7. Open access must be granted to all scientific publications resulting from Horizon 2020 actions.
Where relevant, proposals should also provide information on how the participants will manage the research data generated and/or collected during the project, such as details on what types of data the project will generate, whether and how this data will be exploited or made accessible for verification and re-use, and how it will be curated and preserved.
Open access to research data
The Open Research Data Pilot has been extended to cover all Horizon 2020 topics for which the submission is opened on 26 July 2016 or later. Projects funded under this topic will therefore by default provide open access to the research data they generate, except if they decide to opt-out under the conditions described in Annex L of the Work Programme. Projects can opt-out at any stage, that is both before and after the grant signature.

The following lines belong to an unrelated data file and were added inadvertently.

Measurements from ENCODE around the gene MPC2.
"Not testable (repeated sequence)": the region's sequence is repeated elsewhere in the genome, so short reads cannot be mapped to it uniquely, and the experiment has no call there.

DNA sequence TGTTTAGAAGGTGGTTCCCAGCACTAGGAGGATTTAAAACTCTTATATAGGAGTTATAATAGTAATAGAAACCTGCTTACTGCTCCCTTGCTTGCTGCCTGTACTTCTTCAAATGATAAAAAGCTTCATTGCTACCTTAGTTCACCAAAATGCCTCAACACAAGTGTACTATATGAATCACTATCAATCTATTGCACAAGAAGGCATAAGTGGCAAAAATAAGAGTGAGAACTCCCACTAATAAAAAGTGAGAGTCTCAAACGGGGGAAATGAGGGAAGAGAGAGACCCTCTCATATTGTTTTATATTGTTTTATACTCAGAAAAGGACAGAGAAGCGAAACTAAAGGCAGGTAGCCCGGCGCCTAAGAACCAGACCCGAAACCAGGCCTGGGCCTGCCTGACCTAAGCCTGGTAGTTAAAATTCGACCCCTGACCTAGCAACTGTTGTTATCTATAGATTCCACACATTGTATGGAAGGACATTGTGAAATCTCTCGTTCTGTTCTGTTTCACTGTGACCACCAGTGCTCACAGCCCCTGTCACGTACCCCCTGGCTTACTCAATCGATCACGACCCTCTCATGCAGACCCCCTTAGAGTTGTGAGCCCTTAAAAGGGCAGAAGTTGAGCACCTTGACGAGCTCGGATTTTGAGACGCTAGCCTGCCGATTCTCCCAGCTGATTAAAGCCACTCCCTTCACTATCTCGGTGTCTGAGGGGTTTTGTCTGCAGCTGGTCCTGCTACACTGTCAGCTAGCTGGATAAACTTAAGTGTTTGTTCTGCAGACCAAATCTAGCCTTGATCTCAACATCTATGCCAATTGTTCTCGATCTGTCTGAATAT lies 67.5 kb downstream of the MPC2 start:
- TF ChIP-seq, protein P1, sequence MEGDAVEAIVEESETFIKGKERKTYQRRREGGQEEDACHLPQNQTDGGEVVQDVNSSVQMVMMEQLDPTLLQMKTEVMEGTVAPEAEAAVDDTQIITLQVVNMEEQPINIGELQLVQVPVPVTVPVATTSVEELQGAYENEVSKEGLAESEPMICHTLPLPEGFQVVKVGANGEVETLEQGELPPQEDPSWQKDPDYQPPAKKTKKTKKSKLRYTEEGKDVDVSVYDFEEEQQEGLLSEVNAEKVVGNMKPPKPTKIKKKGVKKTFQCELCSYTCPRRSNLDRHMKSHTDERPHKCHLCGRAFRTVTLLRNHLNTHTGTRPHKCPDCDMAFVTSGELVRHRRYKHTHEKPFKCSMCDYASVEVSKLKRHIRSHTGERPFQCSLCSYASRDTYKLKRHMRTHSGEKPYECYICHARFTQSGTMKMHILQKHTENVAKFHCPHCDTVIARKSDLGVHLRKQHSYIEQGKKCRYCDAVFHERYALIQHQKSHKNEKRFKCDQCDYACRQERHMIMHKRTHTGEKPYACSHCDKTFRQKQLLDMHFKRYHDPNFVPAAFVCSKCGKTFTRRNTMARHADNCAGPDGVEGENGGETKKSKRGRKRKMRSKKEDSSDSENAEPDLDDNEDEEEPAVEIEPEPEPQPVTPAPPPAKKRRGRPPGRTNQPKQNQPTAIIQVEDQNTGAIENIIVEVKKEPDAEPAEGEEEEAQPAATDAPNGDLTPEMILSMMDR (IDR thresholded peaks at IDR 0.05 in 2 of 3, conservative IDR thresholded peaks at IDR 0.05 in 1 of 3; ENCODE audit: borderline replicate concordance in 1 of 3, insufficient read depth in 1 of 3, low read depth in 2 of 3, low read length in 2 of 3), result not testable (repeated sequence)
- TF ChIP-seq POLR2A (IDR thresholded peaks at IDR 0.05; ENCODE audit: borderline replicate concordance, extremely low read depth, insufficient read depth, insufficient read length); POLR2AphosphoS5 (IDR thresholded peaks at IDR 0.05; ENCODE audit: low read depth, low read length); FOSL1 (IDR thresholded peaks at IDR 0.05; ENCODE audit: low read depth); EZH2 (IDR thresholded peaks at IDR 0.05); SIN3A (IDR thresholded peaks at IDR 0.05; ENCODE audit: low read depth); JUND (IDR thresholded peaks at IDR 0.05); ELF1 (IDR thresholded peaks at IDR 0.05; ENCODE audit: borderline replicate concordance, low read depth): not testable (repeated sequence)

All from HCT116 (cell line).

Note that the evaluation phase proposals will not be evaluated more favourably because they plan to open or share their data, and will not be penalised for opting out.
Open research data sharing applies to the data needed to validate the results presented in scientific publications. Additionally, projects can choose to make other data available open access and need to describe their approach in a Data Management Plan.
Projects need to create a Data Management Plan (DMP), except if they opt-out of making their research data open access. A first version of the DMP must be provided as an early deliverable within six months of the project and should be updated during the project as appropriate. The Commission already provides guidance documents, including a template for DMPs. See the Online Manual.
Eligibility of costs: costs related to data management and data sharing are eligible for reimbursement during the project duration.
The legal requirements for projects participating in this pilot are in the article 29.3 of the Model Grant Agreement.
No submission system is open for this topic.